Scrum is an iterative and incremental agile software development methodology for managing product (software) development. We cannot discuss about Scrum without understanding Agile. In fact, many people could not run Scrum successfully because they do not have a clear fundamental understanding about Agile manifesto. When we understand the idea of Agile, all the prescriptive activities / ceremonies in Scrum would make better sense. First let’s look the 4 manifesto for Agile software development:
- Individuals and interactions over processes and tools
- Working software over comprehensive documentation
- Customer collaboration over contract negotiation
- Responding to change over following a plan
Individuals and interactions over processes and tools
In development team, Agile encourages team members to interact with each other such as talking face to face, instant messaging, or email communication – instead of heavily depend on project management tool such as Trello, Asana, JIRA, etc. For example, if a team member notice there is a defect in the code written by another team member, he is encouraged to talk the other team member directly (maybe to discuss the root cause and possible solutions) instead of creating a ticket, assign to him in JIRA and call it a day.
When individual interaction take precedence, team members build the bonding to cover each other back. When processes and tools take precedence, team members would only look at their own plate and teamwork rarely happens. Having said that, it does not mean processes are not important. They are important to facilitate the operation but processes and tools should not be the central of development team. It is the team members who are building the product (software), the processes and tools are merely there to facilitate them to get their job done.
Working software over comprehensive documentation
Logically speaking, would you rather to have a working software, or a pile of comprehensive documentation? Theoretically it is best to have both. Unfortunately projects often lacks the most precious commodity – time. If the team has to choose either one, it should always be working software (duh?). First, documentations are often outdated and team members are unconsciously trained to not rely on documentations because the perception is documentations are inaccurate anyway. Second, it is much easier to navigate a working software than to navigate a 200 pages functional specification document. Documentations are often the poor fella sitting at the shared drive that no one looks at. Always choose to build a working software over writing comprehensive documentation when facing the challenge of limited time. After all, what is the purpose of documentation if the software is not working?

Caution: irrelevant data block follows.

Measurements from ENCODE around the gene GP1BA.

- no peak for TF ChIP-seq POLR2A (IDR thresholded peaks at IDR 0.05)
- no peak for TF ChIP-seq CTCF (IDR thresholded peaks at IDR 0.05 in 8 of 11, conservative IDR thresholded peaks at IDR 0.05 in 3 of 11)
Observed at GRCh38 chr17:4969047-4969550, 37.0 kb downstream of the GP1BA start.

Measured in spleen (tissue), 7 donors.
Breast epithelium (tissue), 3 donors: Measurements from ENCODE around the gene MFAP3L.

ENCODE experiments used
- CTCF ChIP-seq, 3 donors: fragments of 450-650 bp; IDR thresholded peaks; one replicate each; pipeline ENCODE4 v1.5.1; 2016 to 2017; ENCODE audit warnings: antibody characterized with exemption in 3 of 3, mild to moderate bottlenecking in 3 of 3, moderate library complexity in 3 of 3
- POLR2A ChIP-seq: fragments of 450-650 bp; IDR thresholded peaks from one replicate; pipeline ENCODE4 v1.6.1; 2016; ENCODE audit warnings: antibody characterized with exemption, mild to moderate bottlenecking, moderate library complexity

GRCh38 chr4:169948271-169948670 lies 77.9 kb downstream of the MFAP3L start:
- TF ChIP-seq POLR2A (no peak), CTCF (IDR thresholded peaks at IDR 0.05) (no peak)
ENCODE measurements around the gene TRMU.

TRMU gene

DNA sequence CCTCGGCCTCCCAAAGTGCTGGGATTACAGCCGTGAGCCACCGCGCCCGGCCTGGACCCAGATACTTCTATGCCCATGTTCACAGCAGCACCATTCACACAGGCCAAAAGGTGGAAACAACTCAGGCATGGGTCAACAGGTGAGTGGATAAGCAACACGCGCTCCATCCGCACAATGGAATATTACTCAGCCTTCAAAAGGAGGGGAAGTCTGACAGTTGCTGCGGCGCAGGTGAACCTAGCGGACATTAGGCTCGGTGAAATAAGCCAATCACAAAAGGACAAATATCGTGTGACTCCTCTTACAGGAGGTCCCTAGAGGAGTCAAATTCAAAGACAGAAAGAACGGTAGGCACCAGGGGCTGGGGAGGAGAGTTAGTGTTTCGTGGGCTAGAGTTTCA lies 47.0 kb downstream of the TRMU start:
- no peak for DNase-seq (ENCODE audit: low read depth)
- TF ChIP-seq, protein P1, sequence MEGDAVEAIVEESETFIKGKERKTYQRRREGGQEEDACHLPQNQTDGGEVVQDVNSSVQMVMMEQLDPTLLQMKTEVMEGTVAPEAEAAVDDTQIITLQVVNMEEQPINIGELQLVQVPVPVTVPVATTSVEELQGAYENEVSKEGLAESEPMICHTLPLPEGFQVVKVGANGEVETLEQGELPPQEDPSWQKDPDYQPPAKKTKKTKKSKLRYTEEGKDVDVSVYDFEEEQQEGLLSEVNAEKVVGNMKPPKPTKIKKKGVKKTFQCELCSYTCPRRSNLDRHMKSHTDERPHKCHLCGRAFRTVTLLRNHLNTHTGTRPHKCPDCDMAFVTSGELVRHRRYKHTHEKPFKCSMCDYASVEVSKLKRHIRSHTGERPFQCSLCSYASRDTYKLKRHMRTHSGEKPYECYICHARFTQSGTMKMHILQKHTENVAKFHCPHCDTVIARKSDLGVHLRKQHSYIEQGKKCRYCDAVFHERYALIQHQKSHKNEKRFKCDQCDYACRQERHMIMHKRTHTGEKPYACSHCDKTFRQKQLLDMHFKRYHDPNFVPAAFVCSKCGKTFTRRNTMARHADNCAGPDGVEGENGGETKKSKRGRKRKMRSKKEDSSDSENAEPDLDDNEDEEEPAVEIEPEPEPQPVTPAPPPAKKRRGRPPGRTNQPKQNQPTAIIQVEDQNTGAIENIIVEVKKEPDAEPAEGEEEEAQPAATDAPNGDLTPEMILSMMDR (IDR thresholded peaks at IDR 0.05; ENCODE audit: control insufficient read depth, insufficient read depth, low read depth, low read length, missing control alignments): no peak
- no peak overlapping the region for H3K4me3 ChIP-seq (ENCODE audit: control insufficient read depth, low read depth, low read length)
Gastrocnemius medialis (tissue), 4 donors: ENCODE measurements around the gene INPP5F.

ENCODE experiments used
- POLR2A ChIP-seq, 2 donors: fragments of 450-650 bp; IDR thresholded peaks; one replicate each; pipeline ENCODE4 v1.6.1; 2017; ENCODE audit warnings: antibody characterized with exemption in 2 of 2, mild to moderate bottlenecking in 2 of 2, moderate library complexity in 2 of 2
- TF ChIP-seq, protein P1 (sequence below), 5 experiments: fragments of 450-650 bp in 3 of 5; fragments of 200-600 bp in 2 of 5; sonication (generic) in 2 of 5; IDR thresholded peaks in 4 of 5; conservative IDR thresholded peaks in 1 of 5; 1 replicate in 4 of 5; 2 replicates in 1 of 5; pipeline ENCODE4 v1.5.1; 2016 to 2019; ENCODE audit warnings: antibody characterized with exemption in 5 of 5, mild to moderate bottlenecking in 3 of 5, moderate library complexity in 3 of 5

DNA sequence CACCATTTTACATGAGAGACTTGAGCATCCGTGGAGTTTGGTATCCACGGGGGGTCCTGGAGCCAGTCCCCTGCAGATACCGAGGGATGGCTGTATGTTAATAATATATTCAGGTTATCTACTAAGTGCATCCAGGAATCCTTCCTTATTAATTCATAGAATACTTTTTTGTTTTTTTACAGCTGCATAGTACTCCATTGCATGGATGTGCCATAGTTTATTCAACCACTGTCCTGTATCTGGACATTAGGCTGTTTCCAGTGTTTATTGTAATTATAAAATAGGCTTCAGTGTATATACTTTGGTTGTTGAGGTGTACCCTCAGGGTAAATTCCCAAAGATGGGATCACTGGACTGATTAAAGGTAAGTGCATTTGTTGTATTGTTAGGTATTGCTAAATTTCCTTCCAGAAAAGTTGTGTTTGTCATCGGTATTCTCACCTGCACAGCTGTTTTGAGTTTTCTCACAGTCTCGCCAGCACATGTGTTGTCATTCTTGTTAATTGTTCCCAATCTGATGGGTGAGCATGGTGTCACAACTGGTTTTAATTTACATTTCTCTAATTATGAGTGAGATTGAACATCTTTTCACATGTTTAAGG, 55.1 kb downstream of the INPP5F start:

Customer collaboration over contract negotiation
This might not be directly relevant to the team members who are actively building the product (software). It is a mindset the business decision makers should have. When business negotiates a contract with customer (regardless internal or external), a set of objective or functional requirement is often agreed upon. However with today’s speed of change in market, circumstances tend to change faster than business could anticipate. It is impractically for business to re-negotiate a new contract whenever a change take place. Both the development team and business must understand that collaboration is what makes great software. Customer has the understanding of the market to describe the requirements; while development team has the skill to transform requirements into features.
Collaboration with customers is one of the fastest ways to make customers happy. There are some customers from hell but those are exceptions. Generally customers do find greater satisfaction if customers are aware that development team put their business success in their best interested over making money from them with a contract.
Responding to change over following a plan
If Plan A doesn’t work, don’t worry, the alphabet has 25 more letters. The ability to respond to change is the core of Agile. Thanks to today’s speed of change, the only constant in the market is change. If internal speed of change is slower than external, the business is doom to fail. So if things tend to change so often, why bother to have a plan? A plan is made base on best knowledge and known facts at that point of time. It provides a guideline to keep team members on track. Team members might learn higher quality knowledge and identify invalid facts along the way. The team would make use of the new knowledge and more accurate facts to deal with the situation more efficiently.
Managers should be the leaders to head the change response but ironically it is also the managers who are often very reluctant to change and claim “We have a plan, we need to follow our plan”. This could happen for various reasons and the justification could be valid or otherwise. Not all changes happen for a better outcome however if the team could identify a change is happening (or has happened) and an appropriate response is required, the team should respond by introducing a new plan. There is little value in protecting the ego and refusing to change. Responding to change might be painful in the beginning, but it always yield better return for the project on the long term.
This is a quick introduction on the Agile. On Part 2, we will discuss more on the prescriptive activities in Scrum.